Today of all days, we hope you have a smile on your face. As the world celebrates the International Day of Happiness, we want to take a moment to consider the relationship between peace and happiness, in particular, the shared objectives of these two commonly misrepresented subjects.
Happiness and Peace
Happiness and peace are intertwined. They are both personal and political; they start in our hearts and go right the way up to the top of the UN agenda for global change.
In the pursuit of happiness, we face the same barriers and achieve the same goals as we do in the quest for peace.
For example, happy societies and peaceful societies tend to have similar attributes that span across social, political and environmental prosperity. Indeed the indices and datasets used to measure “happiness” (often referred to as well-being or progress) use similar indicators and metrics to what we use to measure peace, in particular, positive peace.
If we deconstruct what a peaceful society might look like, we find many of the building blocks of peace are the same as those needed for a happy society. Moreover, countries that are not peaceful, do not have the infrastructure required to become happy countries, and vice versa.
Unfortunately for us in the business of research, peace and happiness have been traditionally associated with the euphoric 1960s imagery of hippies, Woodstock and some pretty amazing fashion.
However the times are changing, and increasingly researchers, academics, economists and policy makers around the world are putting measures of happiness and peace at top of their agendas. High level reports and discussion on both peace and happiness are working their way across all sectors, and there is an increasing awareness that traditional measures of success, namely GDP growth, are out-of-date.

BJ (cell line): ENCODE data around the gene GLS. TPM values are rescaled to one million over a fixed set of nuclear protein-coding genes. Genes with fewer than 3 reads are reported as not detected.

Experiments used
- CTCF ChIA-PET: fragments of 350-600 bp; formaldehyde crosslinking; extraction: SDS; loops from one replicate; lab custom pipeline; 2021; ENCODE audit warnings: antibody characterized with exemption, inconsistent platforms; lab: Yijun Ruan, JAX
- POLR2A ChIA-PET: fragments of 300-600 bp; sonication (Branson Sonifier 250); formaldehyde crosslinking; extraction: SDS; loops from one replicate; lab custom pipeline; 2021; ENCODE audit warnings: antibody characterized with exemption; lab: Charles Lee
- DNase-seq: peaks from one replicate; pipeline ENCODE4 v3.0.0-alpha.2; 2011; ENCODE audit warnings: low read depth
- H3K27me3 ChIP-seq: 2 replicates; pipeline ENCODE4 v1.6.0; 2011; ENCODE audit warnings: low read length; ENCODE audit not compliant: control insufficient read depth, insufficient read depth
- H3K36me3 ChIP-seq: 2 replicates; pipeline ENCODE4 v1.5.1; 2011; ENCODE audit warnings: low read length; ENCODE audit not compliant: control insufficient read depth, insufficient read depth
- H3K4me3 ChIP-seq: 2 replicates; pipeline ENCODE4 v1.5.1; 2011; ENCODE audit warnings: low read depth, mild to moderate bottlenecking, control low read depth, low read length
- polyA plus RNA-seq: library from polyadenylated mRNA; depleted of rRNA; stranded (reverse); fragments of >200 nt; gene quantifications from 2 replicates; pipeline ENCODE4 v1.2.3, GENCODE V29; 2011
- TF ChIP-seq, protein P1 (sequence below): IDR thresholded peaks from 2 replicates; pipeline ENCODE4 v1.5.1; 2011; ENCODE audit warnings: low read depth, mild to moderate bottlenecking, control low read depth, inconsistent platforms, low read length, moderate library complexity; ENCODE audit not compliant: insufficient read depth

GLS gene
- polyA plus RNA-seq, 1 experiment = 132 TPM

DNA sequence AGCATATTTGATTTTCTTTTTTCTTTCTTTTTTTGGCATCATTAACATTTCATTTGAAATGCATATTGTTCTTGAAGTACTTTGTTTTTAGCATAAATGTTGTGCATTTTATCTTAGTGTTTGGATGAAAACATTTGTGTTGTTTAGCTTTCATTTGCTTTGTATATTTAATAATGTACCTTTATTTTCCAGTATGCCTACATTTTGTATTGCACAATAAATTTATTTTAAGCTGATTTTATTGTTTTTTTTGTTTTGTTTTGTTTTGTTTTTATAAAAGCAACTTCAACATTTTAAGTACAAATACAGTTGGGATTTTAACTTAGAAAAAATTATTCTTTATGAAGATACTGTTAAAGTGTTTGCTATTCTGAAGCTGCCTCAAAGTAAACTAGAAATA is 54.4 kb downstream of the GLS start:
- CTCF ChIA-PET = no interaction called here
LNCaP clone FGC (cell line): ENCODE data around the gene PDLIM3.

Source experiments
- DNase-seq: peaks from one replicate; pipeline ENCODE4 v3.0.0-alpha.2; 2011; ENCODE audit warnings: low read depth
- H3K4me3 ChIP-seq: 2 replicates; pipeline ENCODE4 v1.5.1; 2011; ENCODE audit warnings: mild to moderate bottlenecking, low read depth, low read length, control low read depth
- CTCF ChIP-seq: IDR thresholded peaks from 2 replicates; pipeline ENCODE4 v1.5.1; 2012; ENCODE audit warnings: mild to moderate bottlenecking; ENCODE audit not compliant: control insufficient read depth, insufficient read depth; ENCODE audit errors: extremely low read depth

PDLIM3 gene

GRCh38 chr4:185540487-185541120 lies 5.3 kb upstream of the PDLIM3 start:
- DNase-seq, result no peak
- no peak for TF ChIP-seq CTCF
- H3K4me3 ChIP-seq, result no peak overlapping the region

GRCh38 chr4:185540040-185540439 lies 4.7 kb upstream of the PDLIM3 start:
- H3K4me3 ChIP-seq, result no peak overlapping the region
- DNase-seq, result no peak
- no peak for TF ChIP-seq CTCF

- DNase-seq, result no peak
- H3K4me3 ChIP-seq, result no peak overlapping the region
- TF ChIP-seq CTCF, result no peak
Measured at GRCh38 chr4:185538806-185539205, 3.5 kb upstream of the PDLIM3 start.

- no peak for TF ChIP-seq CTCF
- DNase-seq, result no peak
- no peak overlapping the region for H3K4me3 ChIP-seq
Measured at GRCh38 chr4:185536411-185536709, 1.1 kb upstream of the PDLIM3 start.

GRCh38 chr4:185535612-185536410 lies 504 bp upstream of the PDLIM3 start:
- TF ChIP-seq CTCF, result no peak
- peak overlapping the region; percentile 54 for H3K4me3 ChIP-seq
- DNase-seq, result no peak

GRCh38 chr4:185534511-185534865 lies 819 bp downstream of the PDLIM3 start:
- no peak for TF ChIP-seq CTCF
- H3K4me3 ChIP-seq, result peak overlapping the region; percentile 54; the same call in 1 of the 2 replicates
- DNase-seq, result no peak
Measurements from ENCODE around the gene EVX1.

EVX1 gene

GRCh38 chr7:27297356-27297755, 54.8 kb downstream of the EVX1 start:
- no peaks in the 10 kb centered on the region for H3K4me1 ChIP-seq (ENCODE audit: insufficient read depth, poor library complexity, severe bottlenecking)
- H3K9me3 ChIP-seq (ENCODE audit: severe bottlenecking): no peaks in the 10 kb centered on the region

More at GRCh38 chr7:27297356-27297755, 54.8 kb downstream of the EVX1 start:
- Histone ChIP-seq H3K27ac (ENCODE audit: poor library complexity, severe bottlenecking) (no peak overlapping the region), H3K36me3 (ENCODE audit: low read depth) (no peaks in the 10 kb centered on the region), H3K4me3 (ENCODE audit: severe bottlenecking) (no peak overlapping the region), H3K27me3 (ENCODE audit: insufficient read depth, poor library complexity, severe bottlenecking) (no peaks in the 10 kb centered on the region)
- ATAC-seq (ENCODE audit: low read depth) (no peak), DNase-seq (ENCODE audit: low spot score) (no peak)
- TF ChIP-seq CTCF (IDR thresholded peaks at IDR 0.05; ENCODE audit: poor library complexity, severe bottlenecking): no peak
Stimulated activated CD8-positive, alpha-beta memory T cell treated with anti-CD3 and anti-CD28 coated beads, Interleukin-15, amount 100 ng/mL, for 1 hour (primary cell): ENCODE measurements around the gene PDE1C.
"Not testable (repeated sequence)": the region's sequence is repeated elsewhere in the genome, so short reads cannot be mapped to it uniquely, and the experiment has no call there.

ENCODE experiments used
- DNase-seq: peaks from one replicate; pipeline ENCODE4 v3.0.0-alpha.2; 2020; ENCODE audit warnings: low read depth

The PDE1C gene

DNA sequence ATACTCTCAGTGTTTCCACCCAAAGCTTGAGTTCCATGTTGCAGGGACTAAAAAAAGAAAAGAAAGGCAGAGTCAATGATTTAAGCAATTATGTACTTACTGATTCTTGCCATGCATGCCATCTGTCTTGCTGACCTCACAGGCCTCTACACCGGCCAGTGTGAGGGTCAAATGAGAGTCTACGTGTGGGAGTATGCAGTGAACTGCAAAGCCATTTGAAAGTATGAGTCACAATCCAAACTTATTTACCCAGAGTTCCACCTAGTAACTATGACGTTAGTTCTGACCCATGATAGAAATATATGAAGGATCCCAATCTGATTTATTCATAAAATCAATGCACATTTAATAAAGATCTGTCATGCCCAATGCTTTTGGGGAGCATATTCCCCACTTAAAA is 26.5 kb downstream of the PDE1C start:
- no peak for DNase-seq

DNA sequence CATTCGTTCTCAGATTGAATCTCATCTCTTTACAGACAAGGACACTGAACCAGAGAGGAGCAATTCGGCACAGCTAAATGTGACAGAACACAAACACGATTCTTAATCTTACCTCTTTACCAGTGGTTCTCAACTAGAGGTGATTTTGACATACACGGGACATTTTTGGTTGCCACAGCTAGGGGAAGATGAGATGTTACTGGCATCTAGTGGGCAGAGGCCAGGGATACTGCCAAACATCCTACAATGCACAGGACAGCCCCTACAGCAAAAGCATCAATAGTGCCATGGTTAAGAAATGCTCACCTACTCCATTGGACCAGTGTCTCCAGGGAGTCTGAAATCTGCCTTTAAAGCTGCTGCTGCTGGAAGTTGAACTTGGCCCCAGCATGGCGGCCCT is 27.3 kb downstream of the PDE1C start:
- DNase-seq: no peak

One of the groups that deserve recognition for this is the statisticians. Yes, I said it, statisticians. A few decades ago, a group of statisticians took heed of Bobby Kennedy’s age old phrase: GDP measures all but what makes life worthwhile.
This revolutionary group of statisticians recognised that if the leading measure of national progress remained GDP growth, then the pursuit of prosperity would come at the cost of many other important elements of human well-being and development.
What we choose to measure ends up being what we define as success.
With this simple ethos in mind, statisticians began to measure social and environmental wellbeing, and kicked off a revolution in the way we measure human progress and what we strive to achieve.
Today there is an explosion of activity around the world recognising a wide variety of indicators and datasets for well-being, of which happiness and peace are a part. Governments, the United Nations, the OECD, world-leading economists and development specialists are all part of the movement to make happiness and peace the number one universal goal for the future.Related Articles
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